In the Kitchen





Make your kitchen an educational environment!

The kitchen is a great place to bring basic skills into your children’s
everyday life. Your children love to be involved in what you are doing, so why
not use the time you are in your kitchen preparing meals as an educational
time? Below are a few ideas to get your children involved!

Explain what you are doing, so your children can learn about the stages of
cooking. Let your children help you pick out a recipe, and read them aloud as
you go through the steps. Don’t forget to have your children help with the
cleanup portion as well, remind them that cleanup is part of the process, good
habits can never start too early!

Remeber that your child learns what a healthy plate looks like through the
meals made at home! For some great tools and information regarding healthy
eating, check out some of these links below!
Choose My Plate is a great website that provides resources on eating healthy.
Launched by First Lady Michelle Obama and USDA Secretary Tom Vilsack, MyPlate
serves as a new icon that reminds consumers to make healthier food choices. This
website features recipe ideas, food plans, ideas for eating healthy on a
, and so much more! Para español, por favor haga clic aquí.
This website features information beyond just nutrition, but also activities,
games, recipes. print-outs, and tips for you and your child in the kitchen!
Making sure you and your family understands how to read nutrition labels is a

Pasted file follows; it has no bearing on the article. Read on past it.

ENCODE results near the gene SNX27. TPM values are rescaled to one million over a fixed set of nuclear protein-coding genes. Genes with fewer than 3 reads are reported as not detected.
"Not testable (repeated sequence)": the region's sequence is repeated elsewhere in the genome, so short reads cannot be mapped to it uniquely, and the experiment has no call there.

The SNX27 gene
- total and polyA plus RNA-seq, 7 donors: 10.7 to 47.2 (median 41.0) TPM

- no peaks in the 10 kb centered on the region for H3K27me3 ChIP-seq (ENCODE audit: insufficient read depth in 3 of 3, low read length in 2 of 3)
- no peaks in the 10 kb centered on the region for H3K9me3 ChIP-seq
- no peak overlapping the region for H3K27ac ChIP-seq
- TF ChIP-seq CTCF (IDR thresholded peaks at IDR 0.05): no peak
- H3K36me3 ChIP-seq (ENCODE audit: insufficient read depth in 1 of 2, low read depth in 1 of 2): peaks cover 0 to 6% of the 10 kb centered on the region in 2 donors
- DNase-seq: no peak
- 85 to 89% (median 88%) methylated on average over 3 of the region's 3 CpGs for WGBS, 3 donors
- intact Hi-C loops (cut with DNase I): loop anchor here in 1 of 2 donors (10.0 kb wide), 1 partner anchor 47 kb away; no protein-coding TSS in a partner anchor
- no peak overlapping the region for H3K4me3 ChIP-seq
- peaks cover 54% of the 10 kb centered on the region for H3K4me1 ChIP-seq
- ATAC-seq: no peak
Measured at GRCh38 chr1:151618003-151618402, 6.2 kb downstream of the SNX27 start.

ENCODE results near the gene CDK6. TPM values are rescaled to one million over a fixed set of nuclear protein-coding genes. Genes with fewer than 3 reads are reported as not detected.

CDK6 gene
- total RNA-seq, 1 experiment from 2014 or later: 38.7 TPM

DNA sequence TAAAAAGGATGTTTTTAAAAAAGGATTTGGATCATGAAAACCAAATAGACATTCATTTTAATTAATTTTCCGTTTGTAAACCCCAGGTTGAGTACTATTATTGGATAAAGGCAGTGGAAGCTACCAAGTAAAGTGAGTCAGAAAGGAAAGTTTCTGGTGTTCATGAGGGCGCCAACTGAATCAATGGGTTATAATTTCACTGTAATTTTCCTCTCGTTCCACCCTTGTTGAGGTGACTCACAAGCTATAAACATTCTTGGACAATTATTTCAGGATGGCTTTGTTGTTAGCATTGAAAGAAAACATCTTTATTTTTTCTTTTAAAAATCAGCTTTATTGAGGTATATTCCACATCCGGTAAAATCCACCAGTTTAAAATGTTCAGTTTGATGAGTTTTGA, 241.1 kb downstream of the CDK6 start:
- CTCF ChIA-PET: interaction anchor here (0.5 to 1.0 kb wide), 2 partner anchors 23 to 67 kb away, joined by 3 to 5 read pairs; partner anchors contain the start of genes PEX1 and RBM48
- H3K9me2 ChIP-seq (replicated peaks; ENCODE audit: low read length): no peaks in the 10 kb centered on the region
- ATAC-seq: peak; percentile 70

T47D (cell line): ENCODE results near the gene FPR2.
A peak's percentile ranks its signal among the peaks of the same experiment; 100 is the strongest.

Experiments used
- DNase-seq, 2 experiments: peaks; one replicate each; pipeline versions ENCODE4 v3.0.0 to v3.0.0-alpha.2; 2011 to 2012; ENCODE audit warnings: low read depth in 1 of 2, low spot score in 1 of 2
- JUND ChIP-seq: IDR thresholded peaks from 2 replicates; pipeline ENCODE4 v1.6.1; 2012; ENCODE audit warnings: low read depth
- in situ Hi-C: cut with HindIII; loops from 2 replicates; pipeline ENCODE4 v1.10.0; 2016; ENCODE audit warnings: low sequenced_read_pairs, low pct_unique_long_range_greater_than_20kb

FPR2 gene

first step to a balanced diet. Making sure your family meets their daily
servings is made easy with this website.
Have questions about your child's healthy diet? Need some new and fun recipes?
Look no further! is a great resource for parents to keep their
kids busy in the kitchen.

Ways to get your child involved in the kitchen!
Retrieve ingredients from the pantry or refrigerator.
Wash vegetables and fruits.
Stir together dry ingredients.
Smash crackers into crumbs.
Give your child an oven timer so they can let you know when the food
is ready.

Categorizing will require that your child notice their surroundings. This
works well at the dinner table, letting your child become aware of what is on
his/her plate. You can categorize by shape, color, or size. For example ask
that your child eat all the green food first. Your children will have to observe
what is on their plate and find the green food. You can also be more
descriptive when categorizing, ask your children to find the small round green
food. This will help your child become more aware of shapes sizes and colors in
their everyday activities. You can also take turns asking the questions,
letting your child categorize your food as well.


While your children are helping you in the kitchen be sure to have them help
you count. Some things you can count are; how many scoops while measuring, how
many potatoes are needed for dinner, how many utensils are needed to set the
table, how many ice cubes you put into your glass. Just take a look around your
kitchen, there are endless items you can count with your child!

Serving & Cleaning Up

Teaching your child what healthy portions look like can be hands
on when you allow your child to help serve meals. Talking about portions and
what a healthy plate looks like with your child is easy when serving together.
By allowing your child to help you clean up, you are teaching your child that
cleaning up is a normal part of every fun activity. Clean-up does not have to
be a drag! Wiping down surfaces, putting-away plates and bowls, and getting the
kitchen back in place with your little helper can be a great way to finish a